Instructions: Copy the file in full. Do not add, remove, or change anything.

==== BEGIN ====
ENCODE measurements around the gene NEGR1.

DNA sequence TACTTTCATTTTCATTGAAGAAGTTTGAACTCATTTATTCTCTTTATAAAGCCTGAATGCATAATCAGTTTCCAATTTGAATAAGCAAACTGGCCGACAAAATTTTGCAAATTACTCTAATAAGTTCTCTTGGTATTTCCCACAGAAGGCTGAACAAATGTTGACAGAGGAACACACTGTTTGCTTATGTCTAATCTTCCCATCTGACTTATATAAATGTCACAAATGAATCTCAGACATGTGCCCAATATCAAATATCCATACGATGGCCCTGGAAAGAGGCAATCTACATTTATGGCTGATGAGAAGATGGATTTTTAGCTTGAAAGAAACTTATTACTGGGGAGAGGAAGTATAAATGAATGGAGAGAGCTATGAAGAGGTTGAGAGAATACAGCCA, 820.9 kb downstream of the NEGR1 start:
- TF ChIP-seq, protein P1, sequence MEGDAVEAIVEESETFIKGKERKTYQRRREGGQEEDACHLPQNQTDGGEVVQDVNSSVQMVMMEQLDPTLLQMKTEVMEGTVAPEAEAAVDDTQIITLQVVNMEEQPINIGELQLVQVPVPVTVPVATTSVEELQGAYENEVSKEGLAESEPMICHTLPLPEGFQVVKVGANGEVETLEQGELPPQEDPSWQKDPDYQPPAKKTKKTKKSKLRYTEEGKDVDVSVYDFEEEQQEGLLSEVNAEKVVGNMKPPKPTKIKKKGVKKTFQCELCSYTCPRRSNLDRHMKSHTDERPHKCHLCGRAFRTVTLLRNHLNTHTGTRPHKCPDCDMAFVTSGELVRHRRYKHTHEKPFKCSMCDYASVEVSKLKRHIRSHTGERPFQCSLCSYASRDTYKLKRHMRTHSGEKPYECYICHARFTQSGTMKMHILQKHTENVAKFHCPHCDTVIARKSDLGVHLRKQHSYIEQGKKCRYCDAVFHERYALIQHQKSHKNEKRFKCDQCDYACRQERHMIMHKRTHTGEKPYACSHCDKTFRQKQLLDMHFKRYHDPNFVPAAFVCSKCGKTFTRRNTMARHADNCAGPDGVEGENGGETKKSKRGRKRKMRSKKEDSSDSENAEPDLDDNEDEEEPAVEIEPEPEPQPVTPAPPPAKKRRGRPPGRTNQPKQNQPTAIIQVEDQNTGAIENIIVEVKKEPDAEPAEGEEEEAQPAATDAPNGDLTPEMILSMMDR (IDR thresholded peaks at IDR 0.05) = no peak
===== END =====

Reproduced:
ENCODE measurements around the gene NEGR1.

DNA sequence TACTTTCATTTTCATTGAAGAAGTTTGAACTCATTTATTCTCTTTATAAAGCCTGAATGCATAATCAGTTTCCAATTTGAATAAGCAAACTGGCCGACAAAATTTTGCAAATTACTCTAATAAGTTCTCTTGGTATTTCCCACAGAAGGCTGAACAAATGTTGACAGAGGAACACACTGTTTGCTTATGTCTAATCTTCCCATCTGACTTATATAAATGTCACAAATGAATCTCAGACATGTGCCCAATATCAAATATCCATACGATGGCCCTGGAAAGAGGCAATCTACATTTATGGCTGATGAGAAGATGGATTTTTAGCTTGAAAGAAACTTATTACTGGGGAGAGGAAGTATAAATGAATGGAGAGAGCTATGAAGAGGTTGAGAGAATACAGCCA, 820.9 kb downstream of the NEGR1 start:
- TF ChIP-seq, protein P1, sequence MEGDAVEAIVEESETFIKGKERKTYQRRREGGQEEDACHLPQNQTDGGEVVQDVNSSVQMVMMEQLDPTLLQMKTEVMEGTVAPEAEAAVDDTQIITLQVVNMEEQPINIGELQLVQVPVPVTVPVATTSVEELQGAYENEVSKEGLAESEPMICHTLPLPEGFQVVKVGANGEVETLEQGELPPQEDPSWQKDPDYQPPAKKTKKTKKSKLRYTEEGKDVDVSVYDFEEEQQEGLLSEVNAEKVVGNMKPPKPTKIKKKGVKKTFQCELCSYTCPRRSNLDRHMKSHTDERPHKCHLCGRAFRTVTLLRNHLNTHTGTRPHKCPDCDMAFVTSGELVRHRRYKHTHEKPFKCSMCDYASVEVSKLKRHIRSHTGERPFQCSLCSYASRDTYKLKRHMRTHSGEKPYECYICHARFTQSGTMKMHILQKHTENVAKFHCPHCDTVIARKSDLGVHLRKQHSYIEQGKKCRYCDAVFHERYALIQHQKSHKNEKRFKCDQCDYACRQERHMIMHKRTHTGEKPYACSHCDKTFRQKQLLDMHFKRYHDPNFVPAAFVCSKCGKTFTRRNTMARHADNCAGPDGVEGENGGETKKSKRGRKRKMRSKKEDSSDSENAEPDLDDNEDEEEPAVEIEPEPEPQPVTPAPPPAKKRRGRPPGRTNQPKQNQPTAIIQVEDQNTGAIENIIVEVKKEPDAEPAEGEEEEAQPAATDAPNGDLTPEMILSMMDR (IDR thresholded peaks at IDR 0.05) = no peak